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Warm Up Program For A Heavy Squat

The 1 repetition maximum (1RM) back squat test is commonly used to quantify lower extremity strength, assess strength imbalances, and evaluate training programs in athletes (Terzis 2009). Studies have suggested that a warm-up routine before the back squat test is ideal. We are not sure what type of warm up exercises will completely prepare us for the max lift. It is safe to say that a dynamic warm up before lift is more effective static stretching before executing 1RM tests. Most who use static stretching before exercise think they are increasing flexibility and warming up their bodies, but the majority of studies have shown that this increases the risk of injury.

It is safe to say that a good warm-up can give you a better chance of preventing training injuries, a good warm up program can result in more weight lifted. The more weight you can lift safely during any one training session the better your strength training gains. The general warm up is important but it is the specific exercise warm up that, when done wrong, can leave weight on the rack (Terzis 2009)..

If I Shouldn’t Stretch Before Exercise, What Dynamic Warm Up Should I Do?

When we use a dynamic warm-up routine before an exercise that uses maximal force and power, we need to make sure we are fully warm up so we can enhance an athlete’s performance. Dynamic warm-up exercises emphasize progressive, whole-body, continuous movement (Terzis 2009). These exercises can be performed by using running drills that include forward, lateral, and change of direction movement (running forward/backwards, skipping, high knees, karaoke’s, and shuffles). Other dynamic warm-up exercises are squats, lunges, burpees, jumping jacks and ball slams. What we do with our athletes is give them a warm up that simulates the movements that they will be doing during their program.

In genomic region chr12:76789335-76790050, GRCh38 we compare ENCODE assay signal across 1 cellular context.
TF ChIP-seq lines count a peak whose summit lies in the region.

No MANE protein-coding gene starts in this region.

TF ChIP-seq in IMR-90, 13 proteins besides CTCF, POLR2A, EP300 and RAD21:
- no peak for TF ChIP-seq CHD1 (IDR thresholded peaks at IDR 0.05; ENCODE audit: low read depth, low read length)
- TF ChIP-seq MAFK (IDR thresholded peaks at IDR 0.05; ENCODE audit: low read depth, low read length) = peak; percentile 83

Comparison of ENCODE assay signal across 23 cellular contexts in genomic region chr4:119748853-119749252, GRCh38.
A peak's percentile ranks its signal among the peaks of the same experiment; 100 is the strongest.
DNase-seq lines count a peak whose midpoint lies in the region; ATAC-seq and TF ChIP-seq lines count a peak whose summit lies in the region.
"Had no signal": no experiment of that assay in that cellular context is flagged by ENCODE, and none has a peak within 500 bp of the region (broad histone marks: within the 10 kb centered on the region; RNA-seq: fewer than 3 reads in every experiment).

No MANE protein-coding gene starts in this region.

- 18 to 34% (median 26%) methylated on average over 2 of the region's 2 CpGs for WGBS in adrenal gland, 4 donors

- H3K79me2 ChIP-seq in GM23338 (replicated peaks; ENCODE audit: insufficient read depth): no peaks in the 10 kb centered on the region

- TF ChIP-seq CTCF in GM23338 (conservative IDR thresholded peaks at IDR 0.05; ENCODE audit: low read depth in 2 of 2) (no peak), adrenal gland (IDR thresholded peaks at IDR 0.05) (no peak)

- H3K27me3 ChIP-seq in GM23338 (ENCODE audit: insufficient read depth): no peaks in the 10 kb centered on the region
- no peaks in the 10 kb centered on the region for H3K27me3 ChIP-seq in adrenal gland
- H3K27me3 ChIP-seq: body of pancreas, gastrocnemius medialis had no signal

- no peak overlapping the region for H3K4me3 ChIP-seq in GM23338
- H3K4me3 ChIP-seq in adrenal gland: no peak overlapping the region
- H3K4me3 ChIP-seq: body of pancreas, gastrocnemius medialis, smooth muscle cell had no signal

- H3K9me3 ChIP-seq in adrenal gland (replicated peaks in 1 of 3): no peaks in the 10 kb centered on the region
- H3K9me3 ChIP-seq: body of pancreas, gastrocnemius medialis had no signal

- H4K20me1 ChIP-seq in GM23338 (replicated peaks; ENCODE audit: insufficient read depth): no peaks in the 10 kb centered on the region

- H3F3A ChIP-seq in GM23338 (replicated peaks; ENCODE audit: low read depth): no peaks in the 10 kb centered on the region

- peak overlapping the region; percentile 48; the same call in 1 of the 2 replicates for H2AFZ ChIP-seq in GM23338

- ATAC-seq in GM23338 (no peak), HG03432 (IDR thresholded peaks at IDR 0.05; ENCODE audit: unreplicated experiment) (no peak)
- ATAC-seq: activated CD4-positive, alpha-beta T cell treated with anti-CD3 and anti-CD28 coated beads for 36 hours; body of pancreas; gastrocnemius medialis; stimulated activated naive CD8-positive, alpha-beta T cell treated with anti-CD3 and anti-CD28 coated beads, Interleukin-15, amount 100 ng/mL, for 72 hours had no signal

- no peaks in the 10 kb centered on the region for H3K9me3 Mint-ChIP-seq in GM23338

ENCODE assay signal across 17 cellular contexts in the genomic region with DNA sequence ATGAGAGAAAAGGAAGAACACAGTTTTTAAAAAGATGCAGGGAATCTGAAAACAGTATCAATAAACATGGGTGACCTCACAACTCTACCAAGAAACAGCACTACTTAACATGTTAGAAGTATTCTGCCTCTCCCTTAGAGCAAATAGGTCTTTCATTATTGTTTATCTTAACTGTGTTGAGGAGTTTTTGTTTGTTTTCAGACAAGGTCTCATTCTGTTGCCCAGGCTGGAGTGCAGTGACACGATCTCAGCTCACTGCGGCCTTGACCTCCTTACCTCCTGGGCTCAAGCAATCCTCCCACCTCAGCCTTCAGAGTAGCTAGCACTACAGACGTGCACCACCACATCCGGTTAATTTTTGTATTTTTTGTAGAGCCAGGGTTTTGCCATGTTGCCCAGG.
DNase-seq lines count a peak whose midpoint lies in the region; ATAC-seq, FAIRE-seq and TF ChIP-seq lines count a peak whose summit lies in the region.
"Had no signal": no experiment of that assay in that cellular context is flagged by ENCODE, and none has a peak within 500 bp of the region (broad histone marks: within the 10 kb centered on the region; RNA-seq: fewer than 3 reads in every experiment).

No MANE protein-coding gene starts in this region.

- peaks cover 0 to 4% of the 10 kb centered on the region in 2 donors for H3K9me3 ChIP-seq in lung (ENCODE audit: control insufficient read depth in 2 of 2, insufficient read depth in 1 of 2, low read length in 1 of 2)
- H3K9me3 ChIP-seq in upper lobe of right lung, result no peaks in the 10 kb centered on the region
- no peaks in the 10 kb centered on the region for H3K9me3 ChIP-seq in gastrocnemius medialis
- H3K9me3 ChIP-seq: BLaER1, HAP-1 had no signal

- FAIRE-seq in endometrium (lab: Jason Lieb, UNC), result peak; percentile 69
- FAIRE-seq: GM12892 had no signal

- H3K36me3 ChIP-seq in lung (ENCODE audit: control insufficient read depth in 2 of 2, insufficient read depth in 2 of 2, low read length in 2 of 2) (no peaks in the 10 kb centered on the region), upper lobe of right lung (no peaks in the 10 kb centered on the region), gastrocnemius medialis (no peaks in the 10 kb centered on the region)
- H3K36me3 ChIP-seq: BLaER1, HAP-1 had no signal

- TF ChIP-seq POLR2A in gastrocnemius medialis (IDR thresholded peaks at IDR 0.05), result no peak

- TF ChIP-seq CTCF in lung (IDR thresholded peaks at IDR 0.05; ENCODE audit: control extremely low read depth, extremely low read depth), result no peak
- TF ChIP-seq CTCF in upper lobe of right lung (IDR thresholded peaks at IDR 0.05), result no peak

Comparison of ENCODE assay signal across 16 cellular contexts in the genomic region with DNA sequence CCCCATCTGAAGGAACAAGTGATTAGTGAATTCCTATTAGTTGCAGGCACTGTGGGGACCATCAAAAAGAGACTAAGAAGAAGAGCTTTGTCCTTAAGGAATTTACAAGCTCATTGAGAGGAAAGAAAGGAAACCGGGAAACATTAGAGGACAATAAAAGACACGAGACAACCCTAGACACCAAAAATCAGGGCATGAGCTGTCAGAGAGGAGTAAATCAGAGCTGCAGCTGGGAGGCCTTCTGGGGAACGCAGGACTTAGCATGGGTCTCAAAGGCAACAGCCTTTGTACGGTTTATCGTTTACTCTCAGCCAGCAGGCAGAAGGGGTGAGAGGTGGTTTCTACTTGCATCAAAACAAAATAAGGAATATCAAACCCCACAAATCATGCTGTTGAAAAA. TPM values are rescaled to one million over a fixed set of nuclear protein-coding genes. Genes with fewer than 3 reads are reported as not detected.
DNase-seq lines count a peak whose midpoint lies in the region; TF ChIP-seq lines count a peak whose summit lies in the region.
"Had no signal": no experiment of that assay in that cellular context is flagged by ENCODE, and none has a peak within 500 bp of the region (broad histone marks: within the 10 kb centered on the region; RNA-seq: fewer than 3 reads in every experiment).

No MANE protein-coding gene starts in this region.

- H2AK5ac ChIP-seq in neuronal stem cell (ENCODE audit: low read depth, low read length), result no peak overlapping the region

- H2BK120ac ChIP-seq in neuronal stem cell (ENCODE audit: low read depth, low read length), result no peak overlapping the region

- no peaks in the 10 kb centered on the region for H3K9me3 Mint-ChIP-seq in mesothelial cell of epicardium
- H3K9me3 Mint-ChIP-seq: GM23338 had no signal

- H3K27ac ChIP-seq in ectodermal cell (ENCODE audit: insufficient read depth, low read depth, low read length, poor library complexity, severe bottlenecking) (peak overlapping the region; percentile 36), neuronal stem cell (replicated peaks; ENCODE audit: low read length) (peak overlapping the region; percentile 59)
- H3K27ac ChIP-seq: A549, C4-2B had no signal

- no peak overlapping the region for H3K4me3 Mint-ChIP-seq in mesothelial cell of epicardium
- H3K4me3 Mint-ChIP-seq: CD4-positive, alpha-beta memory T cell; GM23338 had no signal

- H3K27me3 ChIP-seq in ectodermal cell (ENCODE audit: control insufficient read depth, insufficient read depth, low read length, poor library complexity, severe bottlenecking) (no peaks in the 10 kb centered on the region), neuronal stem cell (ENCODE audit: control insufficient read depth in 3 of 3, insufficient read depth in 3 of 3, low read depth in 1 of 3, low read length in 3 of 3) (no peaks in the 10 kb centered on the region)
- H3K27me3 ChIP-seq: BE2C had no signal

Is Plyometrics Effective as a Warm Up?

Another warm-up routine has been recognized in the fitness world for enhancing strength and power performance is plyometric exercises. Using a plyometric warm-up routine can be performed very quickly in a small area. Studies have found that a warm-up routine using a low-volume set of high-intensity plyometric exercises enhances the performance of trained male athletes executing a 1RM back squat.

Terzis (2009) used a preactivity protocol involving plyometrics to prepare athletes for a dynamic lower-body exercise. Five consecutive drop jumps from a 40-cm-high box were reported to enhance squat underhand shot put throwing performance. This result may be attributed to the phenomenon of postactivation potentiation (PAP). PAP takes advantage of the contractile history of a muscle to influence the mechanical performance of subsequent muscle contractions. Prior resistance training experience appears to play a strong role in an individual’s responsiveness to a protocol using PAP.
It is important to know that dynamic movement and plyometrics can go hand in hand for a complete warm-up. When we work with parents and athletes the dynamic warm up consists of 5-10 minutes of low-intensity aerobic activity followed by 8-12 minutes of sport-specific movements. It could also be changed for every resistance training sessions. Five minutes of an overall body warm-up where the temperature, breathing, and pulse are elevated accompanied by a slight sweat will automatically lead to the torso area warm-up and lastly, the movement-specific warm-up (Terzis 2009). This can all be done in less than 10 minutes, even in cold weather. A dynamic warm-up routine would be ideal for anybody who are looking to execute a 1RM back squat test because this type of routine can be completed in about 15 minutes.


1. Terzis G, Spengos K, Karampatosos G, Manta P, and Georgiadis G. Acute effect of drop jumping on throwing performance. J Strength Cond Res 23: 2592-2597, 2009.

Written by Chris Barber, CPT